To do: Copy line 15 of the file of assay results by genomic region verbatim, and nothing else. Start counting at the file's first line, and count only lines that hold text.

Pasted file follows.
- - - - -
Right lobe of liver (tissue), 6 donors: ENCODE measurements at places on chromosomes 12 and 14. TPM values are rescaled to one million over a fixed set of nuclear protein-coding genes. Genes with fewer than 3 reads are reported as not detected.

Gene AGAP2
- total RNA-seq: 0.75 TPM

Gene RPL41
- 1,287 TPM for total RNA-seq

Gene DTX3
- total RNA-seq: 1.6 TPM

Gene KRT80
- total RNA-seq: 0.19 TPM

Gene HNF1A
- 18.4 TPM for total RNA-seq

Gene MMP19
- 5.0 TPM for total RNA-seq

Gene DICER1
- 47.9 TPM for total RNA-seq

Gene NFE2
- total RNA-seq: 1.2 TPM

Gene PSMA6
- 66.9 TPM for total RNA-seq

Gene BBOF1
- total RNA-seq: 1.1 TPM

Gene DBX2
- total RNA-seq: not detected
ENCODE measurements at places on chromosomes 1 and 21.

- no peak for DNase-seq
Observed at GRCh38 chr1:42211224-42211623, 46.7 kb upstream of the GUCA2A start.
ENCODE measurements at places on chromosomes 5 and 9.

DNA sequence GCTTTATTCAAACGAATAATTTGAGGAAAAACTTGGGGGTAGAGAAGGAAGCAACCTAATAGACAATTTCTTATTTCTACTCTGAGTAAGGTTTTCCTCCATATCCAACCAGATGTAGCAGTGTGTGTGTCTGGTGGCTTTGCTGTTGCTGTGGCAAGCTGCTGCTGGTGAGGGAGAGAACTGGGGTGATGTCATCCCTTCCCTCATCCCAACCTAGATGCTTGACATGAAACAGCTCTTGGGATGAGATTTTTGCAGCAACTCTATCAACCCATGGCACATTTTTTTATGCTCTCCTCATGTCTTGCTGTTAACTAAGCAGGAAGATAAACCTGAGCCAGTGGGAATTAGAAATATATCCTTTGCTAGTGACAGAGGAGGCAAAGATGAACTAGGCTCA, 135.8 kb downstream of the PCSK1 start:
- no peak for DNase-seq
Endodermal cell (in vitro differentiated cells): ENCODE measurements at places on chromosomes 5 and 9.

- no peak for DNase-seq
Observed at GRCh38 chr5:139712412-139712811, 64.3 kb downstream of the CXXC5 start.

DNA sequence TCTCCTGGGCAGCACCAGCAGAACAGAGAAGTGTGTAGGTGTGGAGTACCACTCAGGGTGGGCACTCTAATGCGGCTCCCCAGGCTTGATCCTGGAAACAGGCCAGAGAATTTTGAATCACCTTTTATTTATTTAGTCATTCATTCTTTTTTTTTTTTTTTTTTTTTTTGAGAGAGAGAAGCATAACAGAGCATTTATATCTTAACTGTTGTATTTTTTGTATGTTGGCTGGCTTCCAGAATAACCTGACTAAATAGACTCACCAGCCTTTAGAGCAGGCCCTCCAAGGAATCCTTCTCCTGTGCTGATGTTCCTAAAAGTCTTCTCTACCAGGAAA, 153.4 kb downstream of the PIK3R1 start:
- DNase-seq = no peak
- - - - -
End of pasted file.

- 47.9 TPM for total RNA-seq